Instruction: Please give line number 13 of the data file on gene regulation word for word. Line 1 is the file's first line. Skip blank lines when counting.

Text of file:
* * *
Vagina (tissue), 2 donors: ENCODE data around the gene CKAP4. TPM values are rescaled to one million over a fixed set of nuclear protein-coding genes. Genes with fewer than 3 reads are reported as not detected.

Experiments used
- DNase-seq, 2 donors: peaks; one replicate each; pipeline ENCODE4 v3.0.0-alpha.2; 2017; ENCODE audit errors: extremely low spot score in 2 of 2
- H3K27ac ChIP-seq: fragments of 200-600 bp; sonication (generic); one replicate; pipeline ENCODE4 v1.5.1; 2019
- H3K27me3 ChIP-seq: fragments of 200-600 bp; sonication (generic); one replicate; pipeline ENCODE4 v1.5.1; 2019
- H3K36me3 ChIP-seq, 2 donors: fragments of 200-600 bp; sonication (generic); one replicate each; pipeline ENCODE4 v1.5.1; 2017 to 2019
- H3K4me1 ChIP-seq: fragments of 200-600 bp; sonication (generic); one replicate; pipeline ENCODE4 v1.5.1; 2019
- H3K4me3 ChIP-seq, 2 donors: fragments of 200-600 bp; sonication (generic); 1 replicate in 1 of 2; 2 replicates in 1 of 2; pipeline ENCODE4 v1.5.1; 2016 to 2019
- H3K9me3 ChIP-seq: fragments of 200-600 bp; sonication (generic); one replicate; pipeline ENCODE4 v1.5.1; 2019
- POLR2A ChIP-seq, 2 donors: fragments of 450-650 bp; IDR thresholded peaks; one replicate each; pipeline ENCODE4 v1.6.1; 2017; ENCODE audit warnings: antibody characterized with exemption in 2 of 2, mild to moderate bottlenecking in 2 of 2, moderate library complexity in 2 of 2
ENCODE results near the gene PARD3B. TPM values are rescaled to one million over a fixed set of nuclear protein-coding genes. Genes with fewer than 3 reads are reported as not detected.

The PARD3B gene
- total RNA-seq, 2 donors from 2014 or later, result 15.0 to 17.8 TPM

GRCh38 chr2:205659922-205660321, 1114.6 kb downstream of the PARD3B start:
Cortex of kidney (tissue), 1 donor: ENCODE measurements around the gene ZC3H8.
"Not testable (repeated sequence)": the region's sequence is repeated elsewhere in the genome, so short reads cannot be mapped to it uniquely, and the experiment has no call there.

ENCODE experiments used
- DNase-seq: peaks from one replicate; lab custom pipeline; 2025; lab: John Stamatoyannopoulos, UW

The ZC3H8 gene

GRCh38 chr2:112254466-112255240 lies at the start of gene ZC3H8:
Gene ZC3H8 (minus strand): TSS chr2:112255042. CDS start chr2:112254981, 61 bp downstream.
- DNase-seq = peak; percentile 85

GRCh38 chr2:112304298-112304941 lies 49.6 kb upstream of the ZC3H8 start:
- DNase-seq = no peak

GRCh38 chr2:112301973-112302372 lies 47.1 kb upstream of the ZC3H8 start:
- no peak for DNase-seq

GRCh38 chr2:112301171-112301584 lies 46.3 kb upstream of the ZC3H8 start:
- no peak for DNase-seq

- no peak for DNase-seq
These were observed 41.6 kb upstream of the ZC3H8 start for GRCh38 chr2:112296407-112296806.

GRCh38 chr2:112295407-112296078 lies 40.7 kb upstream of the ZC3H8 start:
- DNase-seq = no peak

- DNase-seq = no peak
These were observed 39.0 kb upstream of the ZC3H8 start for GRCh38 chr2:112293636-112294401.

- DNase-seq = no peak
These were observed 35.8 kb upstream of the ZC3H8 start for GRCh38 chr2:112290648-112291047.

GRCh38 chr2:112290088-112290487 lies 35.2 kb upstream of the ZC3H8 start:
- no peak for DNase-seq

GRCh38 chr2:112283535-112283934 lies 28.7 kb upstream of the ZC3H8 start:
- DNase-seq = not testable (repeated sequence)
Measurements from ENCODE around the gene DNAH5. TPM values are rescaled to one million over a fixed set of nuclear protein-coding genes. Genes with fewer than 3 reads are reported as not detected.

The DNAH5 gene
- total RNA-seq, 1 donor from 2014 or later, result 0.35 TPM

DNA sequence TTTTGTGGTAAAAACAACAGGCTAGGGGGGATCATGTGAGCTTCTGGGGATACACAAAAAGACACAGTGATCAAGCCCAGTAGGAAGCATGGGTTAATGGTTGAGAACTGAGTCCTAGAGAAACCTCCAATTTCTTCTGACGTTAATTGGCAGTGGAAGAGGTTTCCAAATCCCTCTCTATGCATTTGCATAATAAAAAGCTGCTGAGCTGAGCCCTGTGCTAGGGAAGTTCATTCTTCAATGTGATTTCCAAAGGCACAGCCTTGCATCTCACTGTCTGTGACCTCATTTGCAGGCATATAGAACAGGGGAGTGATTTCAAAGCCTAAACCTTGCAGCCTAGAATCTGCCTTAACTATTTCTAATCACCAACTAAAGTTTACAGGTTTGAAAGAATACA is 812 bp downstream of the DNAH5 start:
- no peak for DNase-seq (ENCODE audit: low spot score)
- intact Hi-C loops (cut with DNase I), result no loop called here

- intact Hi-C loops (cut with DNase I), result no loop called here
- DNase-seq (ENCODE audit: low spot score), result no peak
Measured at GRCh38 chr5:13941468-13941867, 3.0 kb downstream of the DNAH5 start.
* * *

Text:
- total RNA-seq, 2 donors from 2014 or later, result 15.0 to 17.8 TPM